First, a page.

Mashed Turnips and Potatoes

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The fall crop of turnips is piling up at the Saratoga Farmers’ Market. If you’ve never had them, it’s time you gave them a try.

Turnips, a member of the mustard family, are close relatives of radishes. Their flavor has a bit of a bite to it; they can be eaten raw or cooked.

It’s not necessary to peel thin-skinned young turnips, but larger turnips have thicker, tough skin that you’ll want to peel.  If you buy turnips with the leaves on them, remove the leaves before storing the root in the refrigerator vegetable drawer where they will keep for about 1 week.

Turnip greens are edible and will keep for 2-4 days. They can be sautéed or added to soups or stews. Try eating raw grated turnips in a salad, or cut into matchstick pieces for use in a stir-fry.

Turnips are very low in calories and high in fiber; 1 cup cubed has only 34 calories, 8g carbohydrate and 3g fiber, plus 30% Daily Value of Vitamin C.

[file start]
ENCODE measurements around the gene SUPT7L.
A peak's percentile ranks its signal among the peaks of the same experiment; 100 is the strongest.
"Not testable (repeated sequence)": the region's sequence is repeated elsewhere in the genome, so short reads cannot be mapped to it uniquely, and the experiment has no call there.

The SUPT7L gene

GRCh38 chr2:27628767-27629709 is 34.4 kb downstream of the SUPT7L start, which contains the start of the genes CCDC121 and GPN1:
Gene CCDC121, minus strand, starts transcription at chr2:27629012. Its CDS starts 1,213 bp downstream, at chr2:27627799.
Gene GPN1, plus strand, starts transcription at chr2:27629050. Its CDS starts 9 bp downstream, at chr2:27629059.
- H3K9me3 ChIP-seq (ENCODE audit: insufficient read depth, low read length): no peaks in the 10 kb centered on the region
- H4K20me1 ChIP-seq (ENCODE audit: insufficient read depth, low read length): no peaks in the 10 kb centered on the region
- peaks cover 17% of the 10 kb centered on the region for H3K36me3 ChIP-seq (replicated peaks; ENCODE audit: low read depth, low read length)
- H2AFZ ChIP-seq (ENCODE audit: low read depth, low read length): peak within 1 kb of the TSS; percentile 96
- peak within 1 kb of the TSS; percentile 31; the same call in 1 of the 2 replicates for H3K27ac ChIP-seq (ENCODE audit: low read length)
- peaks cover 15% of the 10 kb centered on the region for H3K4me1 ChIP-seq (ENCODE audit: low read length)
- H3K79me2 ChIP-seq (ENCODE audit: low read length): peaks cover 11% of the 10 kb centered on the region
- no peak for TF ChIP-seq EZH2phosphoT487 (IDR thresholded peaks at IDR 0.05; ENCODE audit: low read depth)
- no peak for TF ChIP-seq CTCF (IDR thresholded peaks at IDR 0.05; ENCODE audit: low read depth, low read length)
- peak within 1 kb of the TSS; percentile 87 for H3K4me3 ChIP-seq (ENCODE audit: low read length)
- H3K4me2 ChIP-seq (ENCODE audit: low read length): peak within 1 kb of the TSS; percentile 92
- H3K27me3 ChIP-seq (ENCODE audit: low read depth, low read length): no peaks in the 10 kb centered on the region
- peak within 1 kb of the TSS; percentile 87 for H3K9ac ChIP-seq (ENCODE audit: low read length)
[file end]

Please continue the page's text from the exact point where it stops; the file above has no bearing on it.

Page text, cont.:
For the simple recipe below turnips, potatoes, leeks and even milk can be bought at the Saratoga Farmers’ Market.

Mashed Turnips and Potatoes

2 pound turnips*, cut in 1 inch cubes
1 pound potatoes*, cut in 1 inch cubes
1 tablespoon olive oil
1 leek*, white and light green parts only, finely chopped
2/3 cup milk*
salt & pepper to taste

Combine the turnips and potatoes in a steamer set above 2 inches of boiling water. Steam until tender, 20 to 25 minutes. Transfer to a bowl.

Heat olive oil over medium heat in a saucepan and add the leek and a pinch of salt. Cook, stirring, until leeks are tender and translucent. Add the milk to the saucepan with the leeks, bring to a simmer and remove from the heat.

Mash the potatoes and turnips, then beat in the hot milk.  Add butter, salt and pepper to taste. Makes 6 servings.

Nutrition per serving (not including butter, salt or pepper): 130 calories, 3g fat, .5g saturated fat, 0mg cholesterol, 115mg sodium, 21g carbohydrate, 4g fiber, 4g protein, 80% DV vitamin C.

Ingredients marked with an asterik (*) are available at the Saratoga Farmers’ Market. For more information about food and nutrition contact Diane Whitten at Cornell Cooperative Extension, dwhitten@cornell.edu, 885-8995.